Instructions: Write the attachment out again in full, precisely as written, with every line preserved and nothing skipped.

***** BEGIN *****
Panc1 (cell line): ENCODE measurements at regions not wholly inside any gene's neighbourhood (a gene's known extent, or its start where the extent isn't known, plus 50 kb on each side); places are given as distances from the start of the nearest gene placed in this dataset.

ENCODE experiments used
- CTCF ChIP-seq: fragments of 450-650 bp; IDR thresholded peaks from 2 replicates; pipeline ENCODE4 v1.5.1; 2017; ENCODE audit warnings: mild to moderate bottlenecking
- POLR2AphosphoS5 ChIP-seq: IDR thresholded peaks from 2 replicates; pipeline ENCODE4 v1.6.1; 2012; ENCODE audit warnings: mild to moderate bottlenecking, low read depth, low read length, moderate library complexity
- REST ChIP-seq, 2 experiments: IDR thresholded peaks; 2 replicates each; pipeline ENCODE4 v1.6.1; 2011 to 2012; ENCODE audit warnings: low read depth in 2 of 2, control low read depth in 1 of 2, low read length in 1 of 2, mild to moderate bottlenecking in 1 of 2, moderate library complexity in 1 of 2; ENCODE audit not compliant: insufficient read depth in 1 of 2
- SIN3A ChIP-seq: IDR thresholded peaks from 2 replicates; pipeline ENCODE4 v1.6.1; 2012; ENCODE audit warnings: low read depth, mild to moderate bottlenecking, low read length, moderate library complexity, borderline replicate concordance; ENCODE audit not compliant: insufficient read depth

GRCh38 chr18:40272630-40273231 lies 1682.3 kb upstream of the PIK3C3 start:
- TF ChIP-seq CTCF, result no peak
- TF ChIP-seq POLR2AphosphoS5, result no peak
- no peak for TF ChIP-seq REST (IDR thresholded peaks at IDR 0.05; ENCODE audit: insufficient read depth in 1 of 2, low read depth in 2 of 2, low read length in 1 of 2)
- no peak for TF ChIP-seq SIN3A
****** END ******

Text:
Panc1 (cell line): ENCODE measurements at regions not wholly inside any gene's neighbourhood (a gene's known extent, or its start where the extent isn't known, plus 50 kb on each side); places are given as distances from the start of the nearest gene placed in this dataset.

ENCODE experiments used
- CTCF ChIP-seq: fragments of 450-650 bp; IDR thresholded peaks from 2 replicates; pipeline ENCODE4 v1.5.1; 2017; ENCODE audit warnings: mild to moderate bottlenecking
- POLR2AphosphoS5 ChIP-seq: IDR thresholded peaks from 2 replicates; pipeline ENCODE4 v1.6.1; 2012; ENCODE audit warnings: mild to moderate bottlenecking, low read depth, low read length, moderate library complexity
- REST ChIP-seq, 2 experiments: IDR thresholded peaks; 2 replicates each; pipeline ENCODE4 v1.6.1; 2011 to 2012; ENCODE audit warnings: low read depth in 2 of 2, control low read depth in 1 of 2, low read length in 1 of 2, mild to moderate bottlenecking in 1 of 2, moderate library complexity in 1 of 2; ENCODE audit not compliant: insufficient read depth in 1 of 2
- SIN3A ChIP-seq: IDR thresholded peaks from 2 replicates; pipeline ENCODE4 v1.6.1; 2012; ENCODE audit warnings: low read depth, mild to moderate bottlenecking, low read length, moderate library complexity, borderline replicate concordance; ENCODE audit not compliant: insufficient read depth

GRCh38 chr18:40272630-40273231 lies 1682.3 kb upstream of the PIK3C3 start:
- TF ChIP-seq CTCF, result no peak
- TF ChIP-seq POLR2AphosphoS5, result no peak
- no peak for TF ChIP-seq REST (IDR thresholded peaks at IDR 0.05; ENCODE audit: insufficient read depth in 1 of 2, low read depth in 2 of 2, low read length in 1 of 2)
- no peak for TF ChIP-seq SIN3A